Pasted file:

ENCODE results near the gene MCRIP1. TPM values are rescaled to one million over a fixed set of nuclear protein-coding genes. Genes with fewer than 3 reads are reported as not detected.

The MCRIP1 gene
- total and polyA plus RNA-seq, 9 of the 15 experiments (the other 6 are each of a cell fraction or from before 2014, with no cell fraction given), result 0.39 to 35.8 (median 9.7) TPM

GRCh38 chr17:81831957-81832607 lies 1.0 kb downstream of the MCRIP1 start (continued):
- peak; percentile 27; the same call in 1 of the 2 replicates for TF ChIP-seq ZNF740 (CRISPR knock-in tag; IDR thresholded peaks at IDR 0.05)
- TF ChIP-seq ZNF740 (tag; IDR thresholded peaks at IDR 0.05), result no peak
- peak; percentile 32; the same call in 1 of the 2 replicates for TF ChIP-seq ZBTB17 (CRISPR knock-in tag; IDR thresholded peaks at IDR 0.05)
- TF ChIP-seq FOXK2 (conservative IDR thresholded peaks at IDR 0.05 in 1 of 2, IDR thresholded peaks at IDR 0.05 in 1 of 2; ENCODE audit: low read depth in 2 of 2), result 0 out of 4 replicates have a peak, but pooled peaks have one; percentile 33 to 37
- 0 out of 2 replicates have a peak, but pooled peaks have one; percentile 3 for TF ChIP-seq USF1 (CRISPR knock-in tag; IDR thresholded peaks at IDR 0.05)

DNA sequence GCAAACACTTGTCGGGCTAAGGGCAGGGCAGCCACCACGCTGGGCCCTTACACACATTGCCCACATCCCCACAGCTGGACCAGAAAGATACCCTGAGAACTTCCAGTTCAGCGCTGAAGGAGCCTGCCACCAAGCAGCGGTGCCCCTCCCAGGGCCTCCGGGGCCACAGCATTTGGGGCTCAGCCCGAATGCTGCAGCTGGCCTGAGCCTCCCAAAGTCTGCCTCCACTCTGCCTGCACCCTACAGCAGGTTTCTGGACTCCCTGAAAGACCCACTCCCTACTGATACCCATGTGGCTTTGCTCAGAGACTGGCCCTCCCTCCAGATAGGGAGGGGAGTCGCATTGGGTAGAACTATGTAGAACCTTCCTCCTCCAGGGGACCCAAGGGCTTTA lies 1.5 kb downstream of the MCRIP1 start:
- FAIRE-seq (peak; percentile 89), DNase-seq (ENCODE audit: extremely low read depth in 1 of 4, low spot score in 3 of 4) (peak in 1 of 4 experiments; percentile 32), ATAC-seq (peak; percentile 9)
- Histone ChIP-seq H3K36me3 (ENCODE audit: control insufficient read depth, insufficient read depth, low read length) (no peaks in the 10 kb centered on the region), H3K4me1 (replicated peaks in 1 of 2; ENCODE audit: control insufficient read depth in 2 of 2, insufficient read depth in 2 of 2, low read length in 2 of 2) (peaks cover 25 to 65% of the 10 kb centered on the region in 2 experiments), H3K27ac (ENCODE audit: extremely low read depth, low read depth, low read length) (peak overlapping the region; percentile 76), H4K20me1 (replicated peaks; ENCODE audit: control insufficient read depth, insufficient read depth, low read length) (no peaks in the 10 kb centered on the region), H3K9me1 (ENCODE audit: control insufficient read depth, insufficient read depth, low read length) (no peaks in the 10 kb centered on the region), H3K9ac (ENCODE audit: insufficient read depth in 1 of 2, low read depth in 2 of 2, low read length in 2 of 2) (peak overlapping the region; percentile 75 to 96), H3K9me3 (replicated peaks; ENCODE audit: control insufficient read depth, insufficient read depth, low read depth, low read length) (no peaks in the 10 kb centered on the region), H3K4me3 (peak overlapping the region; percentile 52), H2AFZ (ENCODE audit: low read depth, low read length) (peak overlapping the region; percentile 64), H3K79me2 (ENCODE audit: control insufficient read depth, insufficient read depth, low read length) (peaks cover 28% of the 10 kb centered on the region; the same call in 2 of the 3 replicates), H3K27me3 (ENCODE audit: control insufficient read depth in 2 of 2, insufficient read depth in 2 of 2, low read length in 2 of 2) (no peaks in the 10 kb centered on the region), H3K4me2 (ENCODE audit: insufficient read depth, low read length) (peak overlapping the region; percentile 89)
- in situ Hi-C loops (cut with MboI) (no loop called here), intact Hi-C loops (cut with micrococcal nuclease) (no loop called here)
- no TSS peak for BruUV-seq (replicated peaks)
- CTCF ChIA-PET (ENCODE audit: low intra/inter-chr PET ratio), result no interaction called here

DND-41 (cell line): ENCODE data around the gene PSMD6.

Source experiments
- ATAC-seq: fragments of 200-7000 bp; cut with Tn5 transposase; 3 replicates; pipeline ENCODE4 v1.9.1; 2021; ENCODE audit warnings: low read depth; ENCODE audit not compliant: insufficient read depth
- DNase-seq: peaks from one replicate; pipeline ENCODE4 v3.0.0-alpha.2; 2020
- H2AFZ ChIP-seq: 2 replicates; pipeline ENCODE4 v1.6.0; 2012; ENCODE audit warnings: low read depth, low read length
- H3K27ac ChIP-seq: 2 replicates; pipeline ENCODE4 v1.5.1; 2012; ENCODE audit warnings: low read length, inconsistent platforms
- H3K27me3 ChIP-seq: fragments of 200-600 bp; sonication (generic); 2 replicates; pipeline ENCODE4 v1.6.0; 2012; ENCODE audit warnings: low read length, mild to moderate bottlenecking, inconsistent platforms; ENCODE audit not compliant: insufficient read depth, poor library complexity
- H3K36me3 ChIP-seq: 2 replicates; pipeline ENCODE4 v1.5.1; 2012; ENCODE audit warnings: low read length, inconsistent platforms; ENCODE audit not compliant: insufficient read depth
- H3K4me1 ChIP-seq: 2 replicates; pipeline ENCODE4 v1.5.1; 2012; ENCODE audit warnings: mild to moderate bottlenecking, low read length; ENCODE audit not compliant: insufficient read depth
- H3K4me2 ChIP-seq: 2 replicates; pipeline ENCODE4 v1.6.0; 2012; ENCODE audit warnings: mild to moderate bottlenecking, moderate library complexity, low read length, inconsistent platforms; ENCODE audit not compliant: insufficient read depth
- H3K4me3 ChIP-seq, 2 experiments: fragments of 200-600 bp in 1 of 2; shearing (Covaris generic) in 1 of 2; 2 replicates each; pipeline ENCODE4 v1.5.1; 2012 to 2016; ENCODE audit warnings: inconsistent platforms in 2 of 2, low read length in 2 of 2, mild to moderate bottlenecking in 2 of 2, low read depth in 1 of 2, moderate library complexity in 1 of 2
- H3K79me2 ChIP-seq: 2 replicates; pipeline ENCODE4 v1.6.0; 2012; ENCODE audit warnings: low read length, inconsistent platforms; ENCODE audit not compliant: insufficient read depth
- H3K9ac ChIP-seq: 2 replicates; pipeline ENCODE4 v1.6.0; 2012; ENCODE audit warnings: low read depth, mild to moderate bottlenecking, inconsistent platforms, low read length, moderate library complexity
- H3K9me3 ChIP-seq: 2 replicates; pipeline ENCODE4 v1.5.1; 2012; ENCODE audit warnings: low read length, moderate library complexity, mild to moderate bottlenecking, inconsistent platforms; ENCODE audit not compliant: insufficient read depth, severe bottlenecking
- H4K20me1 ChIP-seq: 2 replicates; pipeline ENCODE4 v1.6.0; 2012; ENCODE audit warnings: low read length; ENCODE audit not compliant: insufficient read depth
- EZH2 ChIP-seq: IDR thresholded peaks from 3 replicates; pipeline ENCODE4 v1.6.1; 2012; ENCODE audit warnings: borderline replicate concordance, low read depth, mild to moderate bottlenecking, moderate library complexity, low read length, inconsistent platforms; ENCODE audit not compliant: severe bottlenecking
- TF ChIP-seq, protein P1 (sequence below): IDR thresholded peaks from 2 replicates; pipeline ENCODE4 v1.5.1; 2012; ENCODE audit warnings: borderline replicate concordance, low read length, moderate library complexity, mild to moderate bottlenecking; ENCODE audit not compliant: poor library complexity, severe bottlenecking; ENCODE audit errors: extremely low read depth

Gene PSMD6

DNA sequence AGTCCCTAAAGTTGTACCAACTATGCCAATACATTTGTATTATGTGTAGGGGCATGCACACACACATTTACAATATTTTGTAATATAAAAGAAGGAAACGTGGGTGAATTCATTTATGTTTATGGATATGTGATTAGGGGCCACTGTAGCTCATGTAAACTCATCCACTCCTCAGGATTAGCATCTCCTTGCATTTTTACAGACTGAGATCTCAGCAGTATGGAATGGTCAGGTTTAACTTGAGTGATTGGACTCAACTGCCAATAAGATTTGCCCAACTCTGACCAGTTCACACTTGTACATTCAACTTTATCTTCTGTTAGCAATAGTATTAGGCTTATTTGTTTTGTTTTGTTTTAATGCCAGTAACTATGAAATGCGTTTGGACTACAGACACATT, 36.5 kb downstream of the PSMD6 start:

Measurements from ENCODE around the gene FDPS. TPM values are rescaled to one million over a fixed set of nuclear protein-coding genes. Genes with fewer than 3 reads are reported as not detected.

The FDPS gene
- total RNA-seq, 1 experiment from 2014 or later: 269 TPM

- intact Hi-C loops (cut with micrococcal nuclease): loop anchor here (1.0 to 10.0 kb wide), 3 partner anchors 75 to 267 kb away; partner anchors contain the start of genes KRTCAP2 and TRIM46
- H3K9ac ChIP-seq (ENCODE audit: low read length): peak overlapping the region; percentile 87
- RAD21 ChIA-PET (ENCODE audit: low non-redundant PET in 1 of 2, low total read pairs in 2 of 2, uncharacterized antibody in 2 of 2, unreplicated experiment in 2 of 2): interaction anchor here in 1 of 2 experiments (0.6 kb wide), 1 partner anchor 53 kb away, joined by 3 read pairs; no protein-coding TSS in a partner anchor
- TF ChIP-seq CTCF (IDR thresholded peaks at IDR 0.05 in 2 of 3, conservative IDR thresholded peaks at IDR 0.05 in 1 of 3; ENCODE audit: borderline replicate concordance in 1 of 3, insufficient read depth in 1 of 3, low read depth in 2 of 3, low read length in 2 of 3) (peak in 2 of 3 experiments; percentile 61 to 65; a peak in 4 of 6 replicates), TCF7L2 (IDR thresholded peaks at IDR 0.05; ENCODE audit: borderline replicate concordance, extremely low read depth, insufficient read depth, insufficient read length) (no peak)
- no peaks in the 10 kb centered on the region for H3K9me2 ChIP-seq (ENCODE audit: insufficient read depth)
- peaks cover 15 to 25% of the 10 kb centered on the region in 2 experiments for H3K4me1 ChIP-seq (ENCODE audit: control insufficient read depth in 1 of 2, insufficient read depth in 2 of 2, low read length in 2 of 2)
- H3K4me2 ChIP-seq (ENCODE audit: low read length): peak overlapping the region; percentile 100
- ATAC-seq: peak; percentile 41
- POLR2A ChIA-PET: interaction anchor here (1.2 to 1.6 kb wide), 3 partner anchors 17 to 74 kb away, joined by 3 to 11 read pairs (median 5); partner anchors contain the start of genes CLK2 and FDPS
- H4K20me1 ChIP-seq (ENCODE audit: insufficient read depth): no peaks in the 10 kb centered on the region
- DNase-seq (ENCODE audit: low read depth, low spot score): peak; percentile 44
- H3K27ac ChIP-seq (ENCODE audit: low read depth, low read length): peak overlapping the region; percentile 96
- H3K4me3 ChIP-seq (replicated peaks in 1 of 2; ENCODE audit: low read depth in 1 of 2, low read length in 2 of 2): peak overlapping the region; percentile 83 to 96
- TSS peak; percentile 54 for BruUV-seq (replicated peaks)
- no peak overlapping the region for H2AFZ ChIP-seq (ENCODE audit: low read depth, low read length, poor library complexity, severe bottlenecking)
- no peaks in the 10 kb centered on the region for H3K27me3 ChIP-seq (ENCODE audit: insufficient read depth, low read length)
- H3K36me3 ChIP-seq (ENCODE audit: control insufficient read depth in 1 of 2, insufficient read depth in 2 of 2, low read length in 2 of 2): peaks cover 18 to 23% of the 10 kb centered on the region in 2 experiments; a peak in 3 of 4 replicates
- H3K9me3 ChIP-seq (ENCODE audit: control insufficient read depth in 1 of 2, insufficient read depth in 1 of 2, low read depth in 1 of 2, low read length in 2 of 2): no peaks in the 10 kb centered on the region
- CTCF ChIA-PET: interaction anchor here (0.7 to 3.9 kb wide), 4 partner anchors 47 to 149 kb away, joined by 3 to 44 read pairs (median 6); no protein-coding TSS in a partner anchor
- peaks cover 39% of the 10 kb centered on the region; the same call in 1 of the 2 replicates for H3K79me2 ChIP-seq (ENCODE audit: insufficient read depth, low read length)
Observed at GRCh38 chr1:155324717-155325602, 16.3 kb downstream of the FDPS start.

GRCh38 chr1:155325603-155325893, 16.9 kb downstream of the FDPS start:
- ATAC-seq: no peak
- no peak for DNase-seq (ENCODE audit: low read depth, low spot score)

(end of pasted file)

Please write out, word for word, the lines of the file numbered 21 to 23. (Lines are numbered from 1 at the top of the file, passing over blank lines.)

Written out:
- H3K27ac ChIP-seq: 2 replicates; pipeline ENCODE4 v1.5.1; 2012; ENCODE audit warnings: low read length, inconsistent platforms
- H3K27me3 ChIP-seq: fragments of 200-600 bp; sonication (generic); 2 replicates; pipeline ENCODE4 v1.6.0; 2012; ENCODE audit warnings: low read length, mild to moderate bottlenecking, inconsistent platforms; ENCODE audit not compliant: insufficient read depth, poor library complexity
- H3K36me3 ChIP-seq: 2 replicates; pipeline ENCODE4 v1.5.1; 2012; ENCODE audit warnings: low read length, inconsistent platforms; ENCODE audit not compliant: insufficient read depth